Mr Frank Port was born in Chatham, Kent, England on 6 August 1889.
He was the son of James Port (b. 1860) and Ellen Margaret Roscoe (b. 1857). His father, an infantry private in the British Army, hailed from Hampshire and his mother from Herefordshire and they were married in London on 4 February 1884.
Franks siblings were: Thomas James (1885-1914), Robert Frederick Stephen (1887-1913) and Olive May (1894-1902).
Frank first appears on the 1891 census when he and his family were living at the Lower Chatham Barracks, Kent. The family later moved to Winchester, Hampshire and show up living at the Barracks in St Thomas. His father later left the army and became a railway clerk. His mother Ellen died in Portsmouth on 14 September 1910 and his father apparently died shortly after in Southampton.
Initially pursuing a career as a clerk Frank, an epileptic, joined the Royal Navy on 14 June 1910 and was described as standing at 5' 7½", and had brown hair, grey eyes and a fresh complexion. His first appointment was as the cook's mate aboard Victory I and made two voyages aboard this vessel, later joining the Attentive in March 1911. He appears on this vessel on the 1911 census, then docked at Portland, Dorset and Port was described as an unmarried cook's mate. Despite universal good conduct this was to be his final naval voyage and he was invalided as a result of his epilepsy on 8 June 1911. He went on to join the merchant service.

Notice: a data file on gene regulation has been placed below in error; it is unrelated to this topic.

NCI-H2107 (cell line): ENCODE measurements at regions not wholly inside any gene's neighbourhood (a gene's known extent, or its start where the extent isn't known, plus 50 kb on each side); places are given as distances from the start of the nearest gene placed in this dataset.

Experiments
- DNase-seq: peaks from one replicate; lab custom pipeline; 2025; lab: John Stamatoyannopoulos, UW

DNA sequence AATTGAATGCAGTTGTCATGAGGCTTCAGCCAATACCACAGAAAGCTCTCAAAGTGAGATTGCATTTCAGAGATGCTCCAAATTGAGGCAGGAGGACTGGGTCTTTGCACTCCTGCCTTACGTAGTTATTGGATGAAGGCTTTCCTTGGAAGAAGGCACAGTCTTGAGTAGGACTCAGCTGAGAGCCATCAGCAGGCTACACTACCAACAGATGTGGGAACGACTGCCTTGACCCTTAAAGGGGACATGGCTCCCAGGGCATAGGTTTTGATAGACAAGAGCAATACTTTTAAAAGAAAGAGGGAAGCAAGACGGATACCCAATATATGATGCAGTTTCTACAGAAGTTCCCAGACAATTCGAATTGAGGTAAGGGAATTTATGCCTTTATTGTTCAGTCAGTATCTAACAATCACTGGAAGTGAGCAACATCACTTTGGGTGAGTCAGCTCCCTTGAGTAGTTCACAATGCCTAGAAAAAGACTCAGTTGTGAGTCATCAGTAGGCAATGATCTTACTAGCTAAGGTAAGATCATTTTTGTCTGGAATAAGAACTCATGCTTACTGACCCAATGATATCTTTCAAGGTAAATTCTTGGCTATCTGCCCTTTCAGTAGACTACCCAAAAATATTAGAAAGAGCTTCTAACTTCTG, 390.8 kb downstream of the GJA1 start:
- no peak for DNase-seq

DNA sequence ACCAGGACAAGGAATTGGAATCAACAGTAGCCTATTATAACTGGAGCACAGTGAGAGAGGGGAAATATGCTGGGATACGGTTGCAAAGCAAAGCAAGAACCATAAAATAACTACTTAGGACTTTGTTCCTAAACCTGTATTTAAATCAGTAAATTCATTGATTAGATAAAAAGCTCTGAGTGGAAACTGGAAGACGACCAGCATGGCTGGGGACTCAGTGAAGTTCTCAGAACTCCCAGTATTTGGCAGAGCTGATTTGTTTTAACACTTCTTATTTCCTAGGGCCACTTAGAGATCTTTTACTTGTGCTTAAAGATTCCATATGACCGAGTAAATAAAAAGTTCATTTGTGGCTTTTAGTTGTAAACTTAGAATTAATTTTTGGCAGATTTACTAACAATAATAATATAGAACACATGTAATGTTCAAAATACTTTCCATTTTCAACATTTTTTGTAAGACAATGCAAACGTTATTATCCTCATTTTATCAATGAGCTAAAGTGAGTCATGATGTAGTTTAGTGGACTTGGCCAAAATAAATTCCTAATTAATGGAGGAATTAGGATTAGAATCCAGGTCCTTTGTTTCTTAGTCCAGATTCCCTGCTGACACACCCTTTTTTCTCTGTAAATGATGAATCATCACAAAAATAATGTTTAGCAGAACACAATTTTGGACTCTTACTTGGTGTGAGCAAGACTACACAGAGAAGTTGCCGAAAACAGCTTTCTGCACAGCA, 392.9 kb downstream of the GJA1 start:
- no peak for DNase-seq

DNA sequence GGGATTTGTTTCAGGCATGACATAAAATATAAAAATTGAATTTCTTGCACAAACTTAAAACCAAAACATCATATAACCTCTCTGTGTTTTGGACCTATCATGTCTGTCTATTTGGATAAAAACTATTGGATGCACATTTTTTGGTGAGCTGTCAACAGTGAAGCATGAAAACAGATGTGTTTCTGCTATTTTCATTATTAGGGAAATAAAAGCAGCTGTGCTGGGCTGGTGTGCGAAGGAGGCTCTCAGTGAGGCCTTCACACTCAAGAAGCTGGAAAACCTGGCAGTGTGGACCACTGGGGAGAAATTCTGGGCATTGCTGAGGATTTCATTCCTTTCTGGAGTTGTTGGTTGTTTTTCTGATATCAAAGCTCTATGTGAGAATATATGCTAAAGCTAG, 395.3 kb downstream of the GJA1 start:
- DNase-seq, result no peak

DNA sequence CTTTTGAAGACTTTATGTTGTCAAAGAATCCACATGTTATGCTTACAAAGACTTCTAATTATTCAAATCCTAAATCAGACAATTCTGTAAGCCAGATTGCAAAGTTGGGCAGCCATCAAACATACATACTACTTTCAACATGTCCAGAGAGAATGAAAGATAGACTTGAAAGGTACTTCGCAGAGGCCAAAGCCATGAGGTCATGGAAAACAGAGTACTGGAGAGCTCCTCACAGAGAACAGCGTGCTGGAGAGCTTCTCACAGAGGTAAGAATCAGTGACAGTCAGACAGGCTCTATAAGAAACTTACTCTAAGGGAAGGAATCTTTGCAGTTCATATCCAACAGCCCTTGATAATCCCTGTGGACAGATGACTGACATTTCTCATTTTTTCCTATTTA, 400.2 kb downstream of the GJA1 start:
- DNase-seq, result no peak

When he signed-on to the Titanic on 4 April 1912 Port gave his address as Rockbourne, Foundry Lane, Southampton. His previous ship had been the Oceanic and as a third class steward he received monthly wages of £3, 15s.
Port was rescued in lifeboat 13 and he returned to England, not being required to testify to either the British or American Inquiries into the sinking.
Frank never married and continued working at sea and did so throughout the duration of WWI and into the 1920s.
Apparently a sickly man in his later years, in 1922 Port was a cook aboard the SS Appalachee of the Anglo-American Oil Company when he was admitted to the Dreadnought Seaman's Hospital Ship in March that year on account of his epilepsy and other complaints where he spent over ten days before his discharge, his address at the time still being recorded as Rockbourne on Foundry Lane, Southampton.
Frank's poor health may have forced him to take land-based work and by the time of the 1939 British Register he was a chef in an officer's mess at the Royal Tank Corps Barracks on Imber Road in Warminster, Wiltshire.
Frank's final recorded address was 5 Redenham Villas in Ludgershall near Salisbury, Wiltshire. He died in the Tower House Emergency Hospital, Salisbury on 23 August 1943 due to acute renal failure. He was buried at Devizes road cemetery, Salisbury, (section 7, plot 599).